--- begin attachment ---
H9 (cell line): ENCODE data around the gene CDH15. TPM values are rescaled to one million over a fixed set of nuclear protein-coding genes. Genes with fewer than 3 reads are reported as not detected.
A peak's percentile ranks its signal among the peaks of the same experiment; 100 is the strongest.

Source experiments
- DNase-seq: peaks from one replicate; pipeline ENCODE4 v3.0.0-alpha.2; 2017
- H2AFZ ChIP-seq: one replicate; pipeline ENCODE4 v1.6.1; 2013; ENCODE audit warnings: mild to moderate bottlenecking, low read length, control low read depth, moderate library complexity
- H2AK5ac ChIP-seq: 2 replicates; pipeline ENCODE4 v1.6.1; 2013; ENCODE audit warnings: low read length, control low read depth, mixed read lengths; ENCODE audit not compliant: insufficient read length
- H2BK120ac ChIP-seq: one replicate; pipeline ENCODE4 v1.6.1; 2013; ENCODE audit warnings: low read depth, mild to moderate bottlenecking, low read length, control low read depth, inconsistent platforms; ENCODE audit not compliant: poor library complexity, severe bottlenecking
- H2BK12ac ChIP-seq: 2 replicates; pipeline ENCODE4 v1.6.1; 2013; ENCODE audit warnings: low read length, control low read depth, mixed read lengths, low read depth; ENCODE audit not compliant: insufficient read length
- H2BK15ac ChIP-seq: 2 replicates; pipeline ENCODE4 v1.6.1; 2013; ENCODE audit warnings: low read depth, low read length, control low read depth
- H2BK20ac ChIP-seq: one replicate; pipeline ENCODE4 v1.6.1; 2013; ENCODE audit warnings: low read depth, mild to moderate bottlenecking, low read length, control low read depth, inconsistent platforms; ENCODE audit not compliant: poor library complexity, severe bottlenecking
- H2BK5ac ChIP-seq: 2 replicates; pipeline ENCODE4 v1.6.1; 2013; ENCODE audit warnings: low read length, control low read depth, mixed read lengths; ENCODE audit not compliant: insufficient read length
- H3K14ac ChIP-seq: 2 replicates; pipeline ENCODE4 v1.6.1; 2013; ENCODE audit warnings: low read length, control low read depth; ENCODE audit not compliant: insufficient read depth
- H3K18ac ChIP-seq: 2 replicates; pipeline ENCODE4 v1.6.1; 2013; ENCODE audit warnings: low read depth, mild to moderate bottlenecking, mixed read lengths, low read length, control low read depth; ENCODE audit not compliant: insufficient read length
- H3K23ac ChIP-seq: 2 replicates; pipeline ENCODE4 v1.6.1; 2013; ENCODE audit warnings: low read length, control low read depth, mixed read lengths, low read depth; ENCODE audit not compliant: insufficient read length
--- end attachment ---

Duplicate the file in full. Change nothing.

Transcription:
H9 (cell line): ENCODE data around the gene CDH15. TPM values are rescaled to one million over a fixed set of nuclear protein-coding genes. Genes with fewer than 3 reads are reported as not detected.
A peak's percentile ranks its signal among the peaks of the same experiment; 100 is the strongest.

Source experiments
- DNase-seq: peaks from one replicate; pipeline ENCODE4 v3.0.0-alpha.2; 2017
- H2AFZ ChIP-seq: one replicate; pipeline ENCODE4 v1.6.1; 2013; ENCODE audit warnings: mild to moderate bottlenecking, low read length, control low read depth, moderate library complexity
- H2AK5ac ChIP-seq: 2 replicates; pipeline ENCODE4 v1.6.1; 2013; ENCODE audit warnings: low read length, control low read depth, mixed read lengths; ENCODE audit not compliant: insufficient read length
- H2BK120ac ChIP-seq: one replicate; pipeline ENCODE4 v1.6.1; 2013; ENCODE audit warnings: low read depth, mild to moderate bottlenecking, low read length, control low read depth, inconsistent platforms; ENCODE audit not compliant: poor library complexity, severe bottlenecking
- H2BK12ac ChIP-seq: 2 replicates; pipeline ENCODE4 v1.6.1; 2013; ENCODE audit warnings: low read length, control low read depth, mixed read lengths, low read depth; ENCODE audit not compliant: insufficient read length
- H2BK15ac ChIP-seq: 2 replicates; pipeline ENCODE4 v1.6.1; 2013; ENCODE audit warnings: low read depth, low read length, control low read depth
- H2BK20ac ChIP-seq: one replicate; pipeline ENCODE4 v1.6.1; 2013; ENCODE audit warnings: low read depth, mild to moderate bottlenecking, low read length, control low read depth, inconsistent platforms; ENCODE audit not compliant: poor library complexity, severe bottlenecking
- H2BK5ac ChIP-seq: 2 replicates; pipeline ENCODE4 v1.6.1; 2013; ENCODE audit warnings: low read length, control low read depth, mixed read lengths; ENCODE audit not compliant: insufficient read length
- H3K14ac ChIP-seq: 2 replicates; pipeline ENCODE4 v1.6.1; 2013; ENCODE audit warnings: low read length, control low read depth; ENCODE audit not compliant: insufficient read depth
- H3K18ac ChIP-seq: 2 replicates; pipeline ENCODE4 v1.6.1; 2013; ENCODE audit warnings: low read depth, mild to moderate bottlenecking, mixed read lengths, low read length, control low read depth; ENCODE audit not compliant: insufficient read length
- H3K23ac ChIP-seq: 2 replicates; pipeline ENCODE4 v1.6.1; 2013; ENCODE audit warnings: low read length, control low read depth, mixed read lengths, low read depth; ENCODE audit not compliant: insufficient read length